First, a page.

At the same time, I also think like Nick that there are many opportunities in cities closer to the coast that provide a combination of lower costs and welcoming government but do not require companies to go “deep” on China. It may not be cheap enough for industries with low skill labor and very labor intensive work. But as soon as there is some added value or skill, it seems that locations such as Nantong, Taicang, Jiaxing, Wujiang, maybe places like Hefei and other locations along the main train lines from Shanghai/Nanjing can provide decent alternatives to the traditional Shanghai-Kunshan-Suzhou areas.

    Another important point, particularly for new entrants, is that doing business in any of these locations is more difficult than what regions like Shanghai have become, even for Chinese. Over the last few months, I have heard several times Chinese professionals telling me the same story. A few years ago, some experienced Chinese have moved from Shanghai to go to cheaper cities hoping to enjoy better living standards (especially larger housing) as well as some good professional advantages. Some were attracted by large local companies and some just went back to their home town to develop something and catch opportunities. The story I now hear is that quite a few are coming back because they realized that business there is really based on relationship and who you know more than on the strength of what you do.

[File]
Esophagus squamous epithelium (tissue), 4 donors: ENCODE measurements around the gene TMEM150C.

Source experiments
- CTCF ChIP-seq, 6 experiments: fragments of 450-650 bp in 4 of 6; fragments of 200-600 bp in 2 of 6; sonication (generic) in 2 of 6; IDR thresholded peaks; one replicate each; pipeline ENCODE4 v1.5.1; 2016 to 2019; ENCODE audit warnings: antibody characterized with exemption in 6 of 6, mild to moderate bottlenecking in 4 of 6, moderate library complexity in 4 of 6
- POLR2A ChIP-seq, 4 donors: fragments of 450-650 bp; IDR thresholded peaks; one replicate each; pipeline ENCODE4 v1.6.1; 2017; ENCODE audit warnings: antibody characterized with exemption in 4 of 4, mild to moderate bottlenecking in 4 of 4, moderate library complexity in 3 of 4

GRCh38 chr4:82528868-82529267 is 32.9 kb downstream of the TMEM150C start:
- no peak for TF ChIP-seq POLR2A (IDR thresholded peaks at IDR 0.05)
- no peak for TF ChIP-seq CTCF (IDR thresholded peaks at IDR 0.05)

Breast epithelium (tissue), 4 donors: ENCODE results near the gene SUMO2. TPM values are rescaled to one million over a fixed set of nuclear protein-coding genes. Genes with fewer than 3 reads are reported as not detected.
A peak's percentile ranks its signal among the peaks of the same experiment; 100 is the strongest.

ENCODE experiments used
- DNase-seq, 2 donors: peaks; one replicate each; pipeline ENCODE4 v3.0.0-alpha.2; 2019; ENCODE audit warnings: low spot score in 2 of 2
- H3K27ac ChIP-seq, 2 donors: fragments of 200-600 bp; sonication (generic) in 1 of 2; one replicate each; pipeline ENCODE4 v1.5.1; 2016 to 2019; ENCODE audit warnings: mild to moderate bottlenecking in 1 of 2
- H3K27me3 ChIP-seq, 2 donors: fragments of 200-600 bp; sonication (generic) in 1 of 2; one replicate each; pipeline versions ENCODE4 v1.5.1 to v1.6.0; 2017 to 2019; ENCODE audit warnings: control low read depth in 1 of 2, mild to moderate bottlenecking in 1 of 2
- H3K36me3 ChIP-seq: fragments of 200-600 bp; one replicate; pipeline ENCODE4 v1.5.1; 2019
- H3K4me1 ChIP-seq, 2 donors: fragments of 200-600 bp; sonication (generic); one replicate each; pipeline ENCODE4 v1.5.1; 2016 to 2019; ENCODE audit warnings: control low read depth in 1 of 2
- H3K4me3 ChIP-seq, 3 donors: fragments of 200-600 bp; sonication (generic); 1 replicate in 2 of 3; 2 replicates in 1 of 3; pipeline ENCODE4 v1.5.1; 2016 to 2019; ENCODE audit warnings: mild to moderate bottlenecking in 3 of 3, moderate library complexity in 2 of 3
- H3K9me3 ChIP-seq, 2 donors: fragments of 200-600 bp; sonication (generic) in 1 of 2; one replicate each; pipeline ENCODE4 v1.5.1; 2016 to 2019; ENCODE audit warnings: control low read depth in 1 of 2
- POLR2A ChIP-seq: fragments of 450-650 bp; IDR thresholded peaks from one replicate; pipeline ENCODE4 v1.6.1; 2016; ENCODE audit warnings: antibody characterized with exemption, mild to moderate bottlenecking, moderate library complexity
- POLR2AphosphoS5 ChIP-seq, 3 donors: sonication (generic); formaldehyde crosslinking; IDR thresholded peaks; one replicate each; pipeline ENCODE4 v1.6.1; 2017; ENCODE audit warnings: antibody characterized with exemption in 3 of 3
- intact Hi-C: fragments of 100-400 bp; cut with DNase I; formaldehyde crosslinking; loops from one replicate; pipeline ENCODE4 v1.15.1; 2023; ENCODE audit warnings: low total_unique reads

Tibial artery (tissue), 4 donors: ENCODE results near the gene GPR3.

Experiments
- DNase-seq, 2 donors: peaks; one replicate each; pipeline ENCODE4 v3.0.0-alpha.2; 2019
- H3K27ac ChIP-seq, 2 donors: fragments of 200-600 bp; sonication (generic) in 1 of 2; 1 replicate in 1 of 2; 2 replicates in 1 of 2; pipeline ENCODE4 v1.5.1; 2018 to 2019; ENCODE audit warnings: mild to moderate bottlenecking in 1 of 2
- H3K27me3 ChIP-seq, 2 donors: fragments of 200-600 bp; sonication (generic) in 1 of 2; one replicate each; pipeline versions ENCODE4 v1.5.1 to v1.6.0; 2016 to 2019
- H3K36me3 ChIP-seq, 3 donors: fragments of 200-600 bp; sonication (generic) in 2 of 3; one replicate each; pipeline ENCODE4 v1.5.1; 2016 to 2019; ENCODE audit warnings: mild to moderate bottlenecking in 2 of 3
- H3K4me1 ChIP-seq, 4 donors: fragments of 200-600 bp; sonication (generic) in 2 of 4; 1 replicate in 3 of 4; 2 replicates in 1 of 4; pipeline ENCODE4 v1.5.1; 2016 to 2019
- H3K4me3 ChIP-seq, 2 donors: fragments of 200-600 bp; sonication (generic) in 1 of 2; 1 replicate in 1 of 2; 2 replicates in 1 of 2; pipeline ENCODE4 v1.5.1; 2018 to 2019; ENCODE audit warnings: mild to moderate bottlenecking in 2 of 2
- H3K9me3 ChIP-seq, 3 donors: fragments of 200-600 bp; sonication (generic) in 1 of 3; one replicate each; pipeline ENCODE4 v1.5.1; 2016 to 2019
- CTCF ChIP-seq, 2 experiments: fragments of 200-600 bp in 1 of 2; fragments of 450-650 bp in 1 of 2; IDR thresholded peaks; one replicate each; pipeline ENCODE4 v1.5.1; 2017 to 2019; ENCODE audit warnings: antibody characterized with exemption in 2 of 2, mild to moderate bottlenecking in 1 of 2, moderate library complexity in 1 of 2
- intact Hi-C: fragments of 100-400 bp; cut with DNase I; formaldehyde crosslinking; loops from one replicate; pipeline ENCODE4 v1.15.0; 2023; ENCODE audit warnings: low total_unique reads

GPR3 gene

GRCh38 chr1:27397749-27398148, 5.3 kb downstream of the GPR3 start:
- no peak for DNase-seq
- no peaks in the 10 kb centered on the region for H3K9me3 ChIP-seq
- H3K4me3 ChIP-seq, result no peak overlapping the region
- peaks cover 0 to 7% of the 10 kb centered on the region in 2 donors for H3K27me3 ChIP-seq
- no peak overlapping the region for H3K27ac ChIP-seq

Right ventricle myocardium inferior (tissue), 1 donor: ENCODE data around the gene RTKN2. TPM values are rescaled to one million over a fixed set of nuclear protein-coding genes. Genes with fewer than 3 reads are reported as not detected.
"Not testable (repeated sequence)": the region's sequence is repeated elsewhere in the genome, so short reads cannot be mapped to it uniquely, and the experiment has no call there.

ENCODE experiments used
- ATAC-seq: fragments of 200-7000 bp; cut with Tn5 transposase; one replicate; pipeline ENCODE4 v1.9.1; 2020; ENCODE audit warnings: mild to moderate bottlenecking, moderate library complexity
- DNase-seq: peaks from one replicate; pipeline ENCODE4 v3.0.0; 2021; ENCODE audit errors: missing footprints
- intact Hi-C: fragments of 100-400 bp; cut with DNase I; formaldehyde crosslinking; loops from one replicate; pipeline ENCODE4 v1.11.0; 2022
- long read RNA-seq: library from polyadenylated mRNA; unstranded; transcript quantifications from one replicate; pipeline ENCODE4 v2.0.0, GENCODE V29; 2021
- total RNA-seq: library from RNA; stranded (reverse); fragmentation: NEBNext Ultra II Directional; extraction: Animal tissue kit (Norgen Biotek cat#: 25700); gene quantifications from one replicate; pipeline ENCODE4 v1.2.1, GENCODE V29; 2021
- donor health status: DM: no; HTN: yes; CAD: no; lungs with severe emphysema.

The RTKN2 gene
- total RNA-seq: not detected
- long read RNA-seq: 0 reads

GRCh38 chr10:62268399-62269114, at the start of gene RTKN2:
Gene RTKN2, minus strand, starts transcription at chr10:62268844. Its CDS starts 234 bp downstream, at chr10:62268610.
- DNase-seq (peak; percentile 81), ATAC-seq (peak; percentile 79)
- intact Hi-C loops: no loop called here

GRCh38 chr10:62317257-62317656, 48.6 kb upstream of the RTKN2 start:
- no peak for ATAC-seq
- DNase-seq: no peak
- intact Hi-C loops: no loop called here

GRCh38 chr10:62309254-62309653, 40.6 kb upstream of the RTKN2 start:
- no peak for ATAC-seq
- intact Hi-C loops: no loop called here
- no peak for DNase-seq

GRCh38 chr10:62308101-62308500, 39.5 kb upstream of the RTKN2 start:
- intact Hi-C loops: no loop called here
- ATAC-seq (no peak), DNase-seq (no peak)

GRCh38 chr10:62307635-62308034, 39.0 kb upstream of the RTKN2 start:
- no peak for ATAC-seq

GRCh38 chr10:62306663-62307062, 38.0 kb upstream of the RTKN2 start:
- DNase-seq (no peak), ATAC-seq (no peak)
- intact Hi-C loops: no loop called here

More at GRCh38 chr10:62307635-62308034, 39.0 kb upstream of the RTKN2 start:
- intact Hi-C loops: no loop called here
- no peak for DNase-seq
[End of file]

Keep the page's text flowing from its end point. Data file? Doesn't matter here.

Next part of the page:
I am not sure this is really a trend, but I though this interesting.

  6. Chris Devonshire-Ellis says:

    February 11th, 2012 at 10:26 pm

    Well; you’re correct in that Qinghai and Gansu may ber a road too far for many – except the provincial capitals – but Xinjiang is booming. However the demographics and logistical sensitivities are completely different – as I explained in a recent piece here titled “The Man From Ashgabat” http://www.china-briefing.com/news/2011/11/24/the-man-from-ashgabat-xinjiangs-key-to-central-asia.html which sheds I hope some light on the issue. It may be worth a read…